A child from Wales who was born severely disabled as a result of being starved of oxygen at birth has been awarded £18 million compensation.
The seven-year-old child, who cannot be named, has spastic diplegic cerebral palsy which affects muscles in their legs, developmental delay, learning disabilities, behavioural and sensory issues.
The disability comes as a result of an incident at birth where the child’s mother suffered a ruptured uterus and experienced an unnecessary delay before she was given a caesarean delivery eight hours after being admitted to the hospital.
The child now requires 24-hour care for life.
Cwm Taf health board admitted liability for injuries sustained in the 2012 birth at Royal Glamorgan Hospital in Llantrisant.
A settlement totalling £17.9 million was agreed, which includes a £7.75 million lump sum, and £92,000 annual payments, rising to £155,000 in 2031, to cover the child’s care for life.
The child’s mother described the situation as a ‘long seven-year battle’ alleging that the hospital initially conducted a review and gave them ‘a scrap piece of paper concluding that no lessons needed to be learned’.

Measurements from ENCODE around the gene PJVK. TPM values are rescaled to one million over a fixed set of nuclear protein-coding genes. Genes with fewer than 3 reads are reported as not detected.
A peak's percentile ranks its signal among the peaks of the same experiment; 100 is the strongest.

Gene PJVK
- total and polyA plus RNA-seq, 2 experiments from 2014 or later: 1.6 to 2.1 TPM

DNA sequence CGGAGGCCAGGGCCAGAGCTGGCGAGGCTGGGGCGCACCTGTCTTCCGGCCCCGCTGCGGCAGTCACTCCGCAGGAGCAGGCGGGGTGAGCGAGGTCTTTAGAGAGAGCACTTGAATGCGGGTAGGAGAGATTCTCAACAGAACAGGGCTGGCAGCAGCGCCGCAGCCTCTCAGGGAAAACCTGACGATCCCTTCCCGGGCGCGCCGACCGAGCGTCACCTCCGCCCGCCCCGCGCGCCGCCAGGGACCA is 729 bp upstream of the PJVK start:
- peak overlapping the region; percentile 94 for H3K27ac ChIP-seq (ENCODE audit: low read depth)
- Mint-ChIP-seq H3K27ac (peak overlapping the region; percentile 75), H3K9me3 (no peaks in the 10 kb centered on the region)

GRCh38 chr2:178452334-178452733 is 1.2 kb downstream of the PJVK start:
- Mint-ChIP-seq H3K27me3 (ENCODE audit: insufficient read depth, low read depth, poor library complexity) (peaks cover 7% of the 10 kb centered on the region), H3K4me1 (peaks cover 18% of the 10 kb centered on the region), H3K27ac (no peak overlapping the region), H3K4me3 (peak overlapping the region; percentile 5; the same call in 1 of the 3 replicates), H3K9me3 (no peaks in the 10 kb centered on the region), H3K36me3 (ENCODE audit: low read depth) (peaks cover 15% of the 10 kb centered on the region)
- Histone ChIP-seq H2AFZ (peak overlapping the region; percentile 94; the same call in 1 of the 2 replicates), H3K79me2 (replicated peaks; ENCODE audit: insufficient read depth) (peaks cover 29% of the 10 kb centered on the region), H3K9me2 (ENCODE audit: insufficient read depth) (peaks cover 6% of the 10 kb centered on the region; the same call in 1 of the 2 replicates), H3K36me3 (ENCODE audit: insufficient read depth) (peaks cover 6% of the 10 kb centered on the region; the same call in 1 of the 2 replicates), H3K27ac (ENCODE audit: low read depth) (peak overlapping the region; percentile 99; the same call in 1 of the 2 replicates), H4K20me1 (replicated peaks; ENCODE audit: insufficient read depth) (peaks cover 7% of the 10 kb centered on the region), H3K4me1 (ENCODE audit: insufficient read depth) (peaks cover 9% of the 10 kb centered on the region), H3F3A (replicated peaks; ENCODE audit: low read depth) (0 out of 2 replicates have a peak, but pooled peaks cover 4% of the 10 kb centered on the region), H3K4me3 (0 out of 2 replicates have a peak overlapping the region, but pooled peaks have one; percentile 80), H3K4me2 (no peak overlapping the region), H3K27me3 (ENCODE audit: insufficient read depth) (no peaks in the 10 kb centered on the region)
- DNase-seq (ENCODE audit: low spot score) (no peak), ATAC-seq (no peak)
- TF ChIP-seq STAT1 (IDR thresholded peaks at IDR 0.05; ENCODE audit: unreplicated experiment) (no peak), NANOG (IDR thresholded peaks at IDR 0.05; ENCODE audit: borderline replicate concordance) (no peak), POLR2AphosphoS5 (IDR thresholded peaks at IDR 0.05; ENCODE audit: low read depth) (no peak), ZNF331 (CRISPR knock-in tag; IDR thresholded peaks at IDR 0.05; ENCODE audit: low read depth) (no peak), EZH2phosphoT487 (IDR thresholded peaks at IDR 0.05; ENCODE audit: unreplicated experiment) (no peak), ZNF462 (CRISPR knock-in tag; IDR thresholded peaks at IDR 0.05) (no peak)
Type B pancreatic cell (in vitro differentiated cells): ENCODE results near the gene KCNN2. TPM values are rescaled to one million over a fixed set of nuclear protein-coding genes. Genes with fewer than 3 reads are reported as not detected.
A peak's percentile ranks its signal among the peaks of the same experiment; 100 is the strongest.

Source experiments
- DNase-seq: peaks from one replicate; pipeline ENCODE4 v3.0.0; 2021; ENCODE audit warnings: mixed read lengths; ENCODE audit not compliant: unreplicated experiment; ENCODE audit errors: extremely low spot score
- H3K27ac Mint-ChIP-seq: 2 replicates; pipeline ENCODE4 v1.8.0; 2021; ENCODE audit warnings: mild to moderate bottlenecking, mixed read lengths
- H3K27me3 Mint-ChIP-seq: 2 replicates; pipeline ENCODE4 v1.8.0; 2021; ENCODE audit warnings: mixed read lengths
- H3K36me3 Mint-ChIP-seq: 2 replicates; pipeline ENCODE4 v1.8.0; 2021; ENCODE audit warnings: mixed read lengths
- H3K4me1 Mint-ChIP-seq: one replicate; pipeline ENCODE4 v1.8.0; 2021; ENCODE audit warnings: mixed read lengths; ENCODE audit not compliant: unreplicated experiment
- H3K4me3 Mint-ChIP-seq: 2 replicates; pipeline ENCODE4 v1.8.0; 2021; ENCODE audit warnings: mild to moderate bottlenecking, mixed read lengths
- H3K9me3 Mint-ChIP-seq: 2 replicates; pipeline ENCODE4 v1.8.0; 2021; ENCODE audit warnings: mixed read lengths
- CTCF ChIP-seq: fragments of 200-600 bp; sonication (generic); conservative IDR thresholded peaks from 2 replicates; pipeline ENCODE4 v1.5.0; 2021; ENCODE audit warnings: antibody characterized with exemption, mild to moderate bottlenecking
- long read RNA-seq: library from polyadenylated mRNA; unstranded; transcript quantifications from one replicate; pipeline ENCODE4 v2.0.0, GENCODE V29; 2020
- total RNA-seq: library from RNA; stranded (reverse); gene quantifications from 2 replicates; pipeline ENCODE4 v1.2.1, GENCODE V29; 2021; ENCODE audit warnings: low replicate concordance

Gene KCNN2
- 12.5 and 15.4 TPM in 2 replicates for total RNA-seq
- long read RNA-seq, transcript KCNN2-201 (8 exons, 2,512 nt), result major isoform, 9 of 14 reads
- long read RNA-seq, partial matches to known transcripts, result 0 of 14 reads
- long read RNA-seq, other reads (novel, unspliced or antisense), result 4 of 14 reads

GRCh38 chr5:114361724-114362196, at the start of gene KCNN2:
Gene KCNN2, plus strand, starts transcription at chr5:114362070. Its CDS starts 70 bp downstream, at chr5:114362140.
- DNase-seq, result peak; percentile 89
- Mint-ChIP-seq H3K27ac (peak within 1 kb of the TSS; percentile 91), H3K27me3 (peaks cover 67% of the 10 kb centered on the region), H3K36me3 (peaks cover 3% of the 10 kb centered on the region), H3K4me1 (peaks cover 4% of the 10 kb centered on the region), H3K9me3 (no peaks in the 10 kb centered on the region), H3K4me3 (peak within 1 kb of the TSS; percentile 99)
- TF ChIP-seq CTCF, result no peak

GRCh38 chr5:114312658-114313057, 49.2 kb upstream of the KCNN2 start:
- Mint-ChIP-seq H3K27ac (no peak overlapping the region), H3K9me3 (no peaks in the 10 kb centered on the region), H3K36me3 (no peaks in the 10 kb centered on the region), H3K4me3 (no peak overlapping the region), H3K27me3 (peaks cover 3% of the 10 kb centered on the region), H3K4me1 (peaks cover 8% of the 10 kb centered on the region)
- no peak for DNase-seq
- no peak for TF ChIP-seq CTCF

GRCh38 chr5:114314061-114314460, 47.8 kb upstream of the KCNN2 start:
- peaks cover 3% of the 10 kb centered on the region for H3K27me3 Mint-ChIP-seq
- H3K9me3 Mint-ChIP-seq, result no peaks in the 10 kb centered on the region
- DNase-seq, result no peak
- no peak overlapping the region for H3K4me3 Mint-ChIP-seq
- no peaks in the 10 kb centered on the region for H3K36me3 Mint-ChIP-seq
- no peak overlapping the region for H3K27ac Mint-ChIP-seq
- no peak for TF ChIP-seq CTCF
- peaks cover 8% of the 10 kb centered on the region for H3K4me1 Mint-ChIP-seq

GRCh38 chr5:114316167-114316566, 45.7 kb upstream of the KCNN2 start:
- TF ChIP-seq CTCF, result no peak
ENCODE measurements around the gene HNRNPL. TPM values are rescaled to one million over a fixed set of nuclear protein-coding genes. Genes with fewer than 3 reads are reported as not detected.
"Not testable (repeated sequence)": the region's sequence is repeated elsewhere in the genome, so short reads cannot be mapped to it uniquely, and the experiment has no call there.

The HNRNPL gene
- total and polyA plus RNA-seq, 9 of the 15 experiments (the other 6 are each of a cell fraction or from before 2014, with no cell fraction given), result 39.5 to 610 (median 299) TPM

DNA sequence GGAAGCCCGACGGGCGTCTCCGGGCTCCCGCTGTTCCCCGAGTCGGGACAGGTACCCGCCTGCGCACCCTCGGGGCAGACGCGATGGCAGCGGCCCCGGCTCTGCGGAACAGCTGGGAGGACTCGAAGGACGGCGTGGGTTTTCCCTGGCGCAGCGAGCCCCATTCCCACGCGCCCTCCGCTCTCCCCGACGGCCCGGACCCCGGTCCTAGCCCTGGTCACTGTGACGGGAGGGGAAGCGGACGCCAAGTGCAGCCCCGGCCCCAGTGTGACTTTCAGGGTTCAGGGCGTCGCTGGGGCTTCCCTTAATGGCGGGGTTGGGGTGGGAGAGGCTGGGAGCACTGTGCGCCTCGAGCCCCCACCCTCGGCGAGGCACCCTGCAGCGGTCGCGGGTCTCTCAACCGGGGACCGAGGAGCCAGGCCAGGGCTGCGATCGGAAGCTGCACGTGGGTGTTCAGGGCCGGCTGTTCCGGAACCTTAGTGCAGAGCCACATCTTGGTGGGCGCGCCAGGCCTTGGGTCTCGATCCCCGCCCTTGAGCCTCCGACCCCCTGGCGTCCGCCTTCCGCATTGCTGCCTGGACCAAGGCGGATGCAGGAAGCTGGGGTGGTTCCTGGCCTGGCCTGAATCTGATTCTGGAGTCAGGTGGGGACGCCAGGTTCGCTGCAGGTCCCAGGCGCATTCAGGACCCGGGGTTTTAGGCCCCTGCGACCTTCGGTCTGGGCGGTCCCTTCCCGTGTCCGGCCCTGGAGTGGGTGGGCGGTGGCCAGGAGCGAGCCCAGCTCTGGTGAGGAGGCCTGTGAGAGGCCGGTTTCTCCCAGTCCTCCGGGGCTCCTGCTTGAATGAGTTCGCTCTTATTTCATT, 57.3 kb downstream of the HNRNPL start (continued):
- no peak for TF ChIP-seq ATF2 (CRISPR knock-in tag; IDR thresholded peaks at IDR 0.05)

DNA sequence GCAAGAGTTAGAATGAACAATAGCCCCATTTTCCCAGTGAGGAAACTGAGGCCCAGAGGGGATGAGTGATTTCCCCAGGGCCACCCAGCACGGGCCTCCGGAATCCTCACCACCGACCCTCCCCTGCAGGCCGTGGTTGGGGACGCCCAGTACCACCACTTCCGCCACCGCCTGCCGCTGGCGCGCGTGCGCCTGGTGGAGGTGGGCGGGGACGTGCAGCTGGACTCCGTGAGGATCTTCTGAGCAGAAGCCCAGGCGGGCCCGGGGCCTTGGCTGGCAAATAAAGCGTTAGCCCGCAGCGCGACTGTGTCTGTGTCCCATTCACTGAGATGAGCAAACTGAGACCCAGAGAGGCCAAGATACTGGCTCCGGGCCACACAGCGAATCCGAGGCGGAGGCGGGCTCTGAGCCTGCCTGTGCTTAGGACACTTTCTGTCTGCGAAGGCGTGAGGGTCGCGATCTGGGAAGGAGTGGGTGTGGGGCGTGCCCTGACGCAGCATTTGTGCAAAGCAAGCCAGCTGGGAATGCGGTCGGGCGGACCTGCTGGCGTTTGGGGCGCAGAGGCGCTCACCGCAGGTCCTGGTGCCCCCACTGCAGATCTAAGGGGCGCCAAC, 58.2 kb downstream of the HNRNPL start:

She said: “We simply could not believe that its senior medical staff, tasked with reviewing incidents involving serious, lifelong and preventable injuries, failed to identify error after error.”
“When you have a child with cerebral palsy, the entire family is significantly impacted. The plans and lifestyle we had and should have had have simply gone.
“We cannot do the things that other families take for granted with ease like going on bike rides or going to the beach. Every day is a challenge.”
Speaking on behalf of the health board, Richard Booth acknowledged that no amount of money could ever fully compensate the child for their birth injuries.
He said: “On behalf of the board I would like to apologise wholeheartedly and unreservedly for the regrettable failings in care in this case. I would also like to pay tribute to the parents for the outstanding care that they have given their child.”